Stateless

Stateless

JMHS Special Collection | The US Refugee Protection System on the 35th Anniversary of the Refugee Act of 1980
The Center for Migration Studies (CMS) released, The US Refugee Protection System on the 35th Anniversary of the RefugeeAct of 1980: A Comprehensive Assessment of the System’s Strengths, Limitations,and Need for Reform, a special edition of CMS’s Journal on Migration and Human Security (JMHS). Authored by leading experts, the collection of 11 papers offers an exhaustive assessment and critique of the US refugee protection system, covering refugees, asylum seekers and refugee-like populations in need of protection. The series attempts to bring concentrated academic and policy attention to this pillar of US immigration and humanitarian programs and the broader international refugee protection system. The papers cover access to protection, refugee resettlement, political asylum, temporary protection, the stateless, migrants in crisis situations, unaccompanied minors, and other populations at risk.

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Stateless persons face gaps in protection and in many cases experience persecution that falls within the refugee paradigm. However, US asylum policy does not adequately address the myriad legal problems that confront the stateless, who have been largely invisible in the jurisprudence and academic literature. This article analyzes two federal appellate court opinions that shed new light on the intersection of statelessness and refugee law in the United States. It makes recommendations for developing legislative, regulatory and other policy guidance concerning statelessness claims.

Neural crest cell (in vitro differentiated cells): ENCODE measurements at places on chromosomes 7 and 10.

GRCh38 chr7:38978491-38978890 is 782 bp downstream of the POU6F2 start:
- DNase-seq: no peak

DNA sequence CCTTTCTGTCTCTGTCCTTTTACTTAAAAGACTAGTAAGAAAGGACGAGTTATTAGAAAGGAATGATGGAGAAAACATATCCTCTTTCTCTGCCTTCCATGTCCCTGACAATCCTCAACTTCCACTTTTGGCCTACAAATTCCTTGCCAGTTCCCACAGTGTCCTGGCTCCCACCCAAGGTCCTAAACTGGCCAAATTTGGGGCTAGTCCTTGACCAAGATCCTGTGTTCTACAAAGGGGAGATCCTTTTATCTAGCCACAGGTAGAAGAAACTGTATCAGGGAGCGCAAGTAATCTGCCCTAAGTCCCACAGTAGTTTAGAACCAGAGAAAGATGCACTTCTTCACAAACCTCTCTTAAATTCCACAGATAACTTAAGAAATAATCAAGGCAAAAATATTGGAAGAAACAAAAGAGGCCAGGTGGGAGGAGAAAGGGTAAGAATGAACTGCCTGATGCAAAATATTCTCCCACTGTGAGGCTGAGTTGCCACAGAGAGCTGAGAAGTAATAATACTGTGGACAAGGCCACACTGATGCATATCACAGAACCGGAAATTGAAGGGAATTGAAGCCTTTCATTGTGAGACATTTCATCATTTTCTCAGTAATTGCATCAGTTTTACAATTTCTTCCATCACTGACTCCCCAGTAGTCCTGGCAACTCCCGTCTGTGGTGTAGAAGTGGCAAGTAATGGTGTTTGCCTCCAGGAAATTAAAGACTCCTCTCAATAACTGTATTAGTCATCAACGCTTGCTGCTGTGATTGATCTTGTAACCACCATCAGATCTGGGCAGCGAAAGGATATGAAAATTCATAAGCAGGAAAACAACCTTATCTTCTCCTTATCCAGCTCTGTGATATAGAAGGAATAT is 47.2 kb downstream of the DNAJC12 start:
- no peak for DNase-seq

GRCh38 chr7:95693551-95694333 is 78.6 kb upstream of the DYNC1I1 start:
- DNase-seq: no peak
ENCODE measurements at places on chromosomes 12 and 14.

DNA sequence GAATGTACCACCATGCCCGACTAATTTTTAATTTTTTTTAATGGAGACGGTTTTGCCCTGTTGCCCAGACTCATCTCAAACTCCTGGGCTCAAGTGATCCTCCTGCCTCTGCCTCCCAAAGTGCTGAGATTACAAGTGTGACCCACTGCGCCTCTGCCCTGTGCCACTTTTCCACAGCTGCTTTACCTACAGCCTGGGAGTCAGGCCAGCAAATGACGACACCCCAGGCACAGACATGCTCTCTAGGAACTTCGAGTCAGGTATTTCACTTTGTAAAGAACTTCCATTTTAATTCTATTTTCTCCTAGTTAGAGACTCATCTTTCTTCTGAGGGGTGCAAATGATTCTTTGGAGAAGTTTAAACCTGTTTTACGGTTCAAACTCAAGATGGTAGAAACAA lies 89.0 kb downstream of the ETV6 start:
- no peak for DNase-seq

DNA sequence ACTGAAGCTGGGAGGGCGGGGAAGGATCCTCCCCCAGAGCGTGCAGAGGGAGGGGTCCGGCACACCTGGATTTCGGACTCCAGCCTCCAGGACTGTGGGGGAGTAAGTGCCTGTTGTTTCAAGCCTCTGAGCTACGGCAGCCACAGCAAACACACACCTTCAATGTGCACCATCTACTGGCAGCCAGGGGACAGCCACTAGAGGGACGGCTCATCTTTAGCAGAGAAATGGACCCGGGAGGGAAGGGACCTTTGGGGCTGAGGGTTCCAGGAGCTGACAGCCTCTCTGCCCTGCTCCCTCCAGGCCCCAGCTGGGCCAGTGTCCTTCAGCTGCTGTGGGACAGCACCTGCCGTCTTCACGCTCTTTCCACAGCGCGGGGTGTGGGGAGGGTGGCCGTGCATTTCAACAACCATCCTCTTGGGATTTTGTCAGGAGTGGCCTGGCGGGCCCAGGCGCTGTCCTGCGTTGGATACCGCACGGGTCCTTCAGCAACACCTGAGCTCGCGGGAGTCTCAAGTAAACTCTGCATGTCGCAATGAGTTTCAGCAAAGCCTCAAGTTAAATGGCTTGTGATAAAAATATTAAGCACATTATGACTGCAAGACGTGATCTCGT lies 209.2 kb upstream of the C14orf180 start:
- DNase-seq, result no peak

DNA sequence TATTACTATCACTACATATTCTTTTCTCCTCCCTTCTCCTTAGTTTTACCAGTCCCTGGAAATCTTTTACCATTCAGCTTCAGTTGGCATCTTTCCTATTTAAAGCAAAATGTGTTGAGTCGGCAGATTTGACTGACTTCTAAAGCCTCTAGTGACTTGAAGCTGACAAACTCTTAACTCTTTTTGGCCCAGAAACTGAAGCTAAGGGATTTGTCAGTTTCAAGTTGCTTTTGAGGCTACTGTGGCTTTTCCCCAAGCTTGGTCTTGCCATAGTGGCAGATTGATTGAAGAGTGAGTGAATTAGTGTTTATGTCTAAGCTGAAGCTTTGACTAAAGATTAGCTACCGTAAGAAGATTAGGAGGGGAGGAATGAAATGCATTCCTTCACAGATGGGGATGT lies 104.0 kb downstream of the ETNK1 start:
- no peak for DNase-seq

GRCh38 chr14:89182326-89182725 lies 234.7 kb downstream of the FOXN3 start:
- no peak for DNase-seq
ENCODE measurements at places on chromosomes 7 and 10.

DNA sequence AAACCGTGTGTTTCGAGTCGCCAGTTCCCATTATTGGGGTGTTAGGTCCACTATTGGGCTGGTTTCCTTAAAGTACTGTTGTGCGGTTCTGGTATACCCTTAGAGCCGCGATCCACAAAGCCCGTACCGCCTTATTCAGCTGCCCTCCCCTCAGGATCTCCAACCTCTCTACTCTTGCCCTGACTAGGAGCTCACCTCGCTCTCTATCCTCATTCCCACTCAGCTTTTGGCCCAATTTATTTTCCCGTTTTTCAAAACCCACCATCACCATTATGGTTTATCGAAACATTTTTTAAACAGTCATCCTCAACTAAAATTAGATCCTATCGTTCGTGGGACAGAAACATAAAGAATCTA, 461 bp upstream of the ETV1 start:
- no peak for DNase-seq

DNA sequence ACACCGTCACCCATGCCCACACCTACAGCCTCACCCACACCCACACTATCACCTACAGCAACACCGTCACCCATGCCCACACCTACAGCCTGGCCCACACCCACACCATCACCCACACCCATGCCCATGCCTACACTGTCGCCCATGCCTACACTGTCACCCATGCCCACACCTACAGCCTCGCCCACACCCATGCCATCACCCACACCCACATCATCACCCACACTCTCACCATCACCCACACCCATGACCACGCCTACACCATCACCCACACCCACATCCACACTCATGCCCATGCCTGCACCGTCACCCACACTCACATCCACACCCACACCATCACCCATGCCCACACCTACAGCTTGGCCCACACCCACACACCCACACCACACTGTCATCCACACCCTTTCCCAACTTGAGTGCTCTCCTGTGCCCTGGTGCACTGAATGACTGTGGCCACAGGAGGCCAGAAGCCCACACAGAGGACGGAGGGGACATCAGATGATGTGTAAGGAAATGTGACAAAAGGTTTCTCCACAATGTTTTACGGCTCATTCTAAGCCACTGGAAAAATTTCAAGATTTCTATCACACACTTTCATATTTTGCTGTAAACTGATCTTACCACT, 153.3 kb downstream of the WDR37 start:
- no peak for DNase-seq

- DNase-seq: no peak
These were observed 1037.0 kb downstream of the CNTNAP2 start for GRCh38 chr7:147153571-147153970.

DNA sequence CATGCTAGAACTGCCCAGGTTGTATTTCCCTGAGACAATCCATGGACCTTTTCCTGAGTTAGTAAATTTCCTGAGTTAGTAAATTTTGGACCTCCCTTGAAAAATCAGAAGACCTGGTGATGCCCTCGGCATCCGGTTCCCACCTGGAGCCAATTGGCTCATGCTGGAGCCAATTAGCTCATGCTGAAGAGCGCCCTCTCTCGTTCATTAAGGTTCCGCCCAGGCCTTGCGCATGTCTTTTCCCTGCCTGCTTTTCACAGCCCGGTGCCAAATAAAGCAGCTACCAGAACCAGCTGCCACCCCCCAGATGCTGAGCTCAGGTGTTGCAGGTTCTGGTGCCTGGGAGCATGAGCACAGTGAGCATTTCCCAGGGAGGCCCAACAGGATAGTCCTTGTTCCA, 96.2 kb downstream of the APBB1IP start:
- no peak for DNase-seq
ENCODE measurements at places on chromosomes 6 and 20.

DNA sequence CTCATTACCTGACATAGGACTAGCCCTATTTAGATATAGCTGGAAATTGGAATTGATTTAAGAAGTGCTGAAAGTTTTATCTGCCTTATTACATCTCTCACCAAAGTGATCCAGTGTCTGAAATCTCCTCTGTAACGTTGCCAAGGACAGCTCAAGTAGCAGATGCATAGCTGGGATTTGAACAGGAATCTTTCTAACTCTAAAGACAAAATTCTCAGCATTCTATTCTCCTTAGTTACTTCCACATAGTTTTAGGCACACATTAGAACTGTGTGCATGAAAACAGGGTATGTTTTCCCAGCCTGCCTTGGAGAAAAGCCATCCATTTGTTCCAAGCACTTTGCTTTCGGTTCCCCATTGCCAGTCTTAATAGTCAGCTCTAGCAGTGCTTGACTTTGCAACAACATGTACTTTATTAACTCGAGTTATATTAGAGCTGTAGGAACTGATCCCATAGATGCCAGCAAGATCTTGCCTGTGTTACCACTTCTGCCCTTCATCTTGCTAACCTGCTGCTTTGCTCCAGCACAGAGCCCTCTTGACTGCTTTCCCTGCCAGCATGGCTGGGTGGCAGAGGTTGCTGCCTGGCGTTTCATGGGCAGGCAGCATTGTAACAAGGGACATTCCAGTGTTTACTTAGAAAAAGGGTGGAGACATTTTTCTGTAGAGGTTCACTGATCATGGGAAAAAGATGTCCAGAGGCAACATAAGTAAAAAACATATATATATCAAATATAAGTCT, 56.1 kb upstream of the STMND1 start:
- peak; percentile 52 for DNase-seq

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Birthright citizenship regimes are common in the Americas. However, birthright citizenship has been hotly contested in the United States and the Dominican Republic. In the Dominican Republic, the historical construction of national identity and anti-Haitian discourse has motivated a shift in law to deny citizenship to Dominican-born children of Haitian descent. In the United States, proposals to revoke birthright citizenship for the children of unauthorized immigrants stand little chance of success, but have nonetheless shifted the parameters of the immigration debate. The DREAMers in the United States and youth movements in the Dominican Republic seek to broaden concepts of societal belonging and membership, which may be the most effective way to safeguard birthright citizenship regimes.

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CMSOnAir | Pelenise Alofa on Climate Change Migration
Warming temperatures, increasing rainfall, ocean acidification, and rising sea levels are threatening the 33 islands of the Kiribati (pronounced Kee-ree-bas) nation (Office of the President, Republic of Kiribati n.d.a).  The islands, which spread across the central Pacific Ocean, barely exceed...

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